As Drupal becomes an increasingly popular development framework for public sector websites and platforms, the answer to the question "Can we build it with Drupal?" is often a given. In fact, I explored that question in my previous blog post, concluding that, in most cases, we can build it with Drupal (whatever "it" is).
That's a relatively easy answer, as evidenced by the vast array of government sites. But if you want your Drupal project to succeed, you need to ask a second question: Should we build it with Drupal?
Is Drupal right for your project?
Let’s look at a case study.
A large government client needed an HR application that would be used to manage the review, selection, and vetting process for employees. The new application would replace a set of legacy systems that were written in a couple of different languages, and it would digitize a number of complex review processes that previously had been done offline using Excel spreadsheets and custom querying tools.
We knew the client favored Drupal for this project - we had worked with them on several large-scale Drupal projects, so institutional support was already in place. However, several red flags popped up immediately, and we proposed to start with a Discovery phase to assess the technical architecture. We wanted to see if the answers to "Can we build it with Drupal?" and "Should we build it with Drupal?" would match.
Drupal is node-centric. Are you?
When I am describe Drupal's modular framework, I often use a fractal hub-and-spoke metaphor. If you think of Drupal core as the central node in the larger universe of contributed modules, drawing links to the most common and widely used "near core" modules, plus links to modules related to those modules, you start to see a network emerge. Drupal core is at the center, orbited by Views, Context, Features, and similar "near core" modules, surrounded by concentric layers of modules used less frequently.
This architecture is node-centric: the central architectural assumption is that the node is the base unit of content. By and large, contributed modules have at this assumption at their core - they extend the node, they operate on the node, they display the node, etc. If you find an interesting module that does something central to your goals, it’s likely going to be working at the level of the node; entities, users, taxonomy terms, and another objects in the system can’t leverage code in the same way.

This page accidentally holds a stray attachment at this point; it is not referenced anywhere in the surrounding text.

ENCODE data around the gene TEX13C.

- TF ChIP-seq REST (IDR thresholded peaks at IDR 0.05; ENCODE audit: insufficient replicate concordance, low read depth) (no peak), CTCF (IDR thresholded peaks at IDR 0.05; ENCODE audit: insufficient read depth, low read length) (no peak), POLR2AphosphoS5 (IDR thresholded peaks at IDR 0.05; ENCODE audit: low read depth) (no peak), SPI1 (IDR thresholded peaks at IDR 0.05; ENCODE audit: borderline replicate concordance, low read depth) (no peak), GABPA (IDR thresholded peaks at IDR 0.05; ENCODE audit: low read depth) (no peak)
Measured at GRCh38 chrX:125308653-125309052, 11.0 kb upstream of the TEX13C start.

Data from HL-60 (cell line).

In the case study of the HR application, we used entities to represent each candidate. Unfortunately, this decision meant that we couldn’t use existing workflow modules like Workbench (since those were node-centric). We had to write custom code to do very basic things, despite the fact that pre-existing modules could already do those things. Had we been able to use node-based content types, this would not have been an issue.
So, what can you do to avoid a similar dilemma? Compare your project or product to the marketplace. If there are Drupal sites with similar functional profiles (sites that already do what you want your site to do), it’s a good bet that your site won’t be breaking new ground, architecturally speaking (and this is a good thing!). If there aren't many examples, then you may need more time to understand the architectural implications of your project.
Red flag requirement examples
From a Drupal point of view, what types of requirements should raise a red flag?
Some examples from our case study:
- Transactional reporting: Our clients needed to be able to capture information at every stage of the review workflow. Because our system was built on entities, we were forced to build the reporting framework entirely from scratch. If your requirements for reporting are that granular, there’s a good chance you’re generating custom logs based on actions specific to your use case, making it challenging even when you can use nodes.
- Custom queries: Because visibility into the ongoing candidate review process was necessary, the admins were used a lot of custom queries with their legacy system. However, Views was not really suitable for this type of querying, and simply writing SQL queries wasn’t feasible either. Drupal’s underlying table structure is built to allow for extensibility, not simple query writing.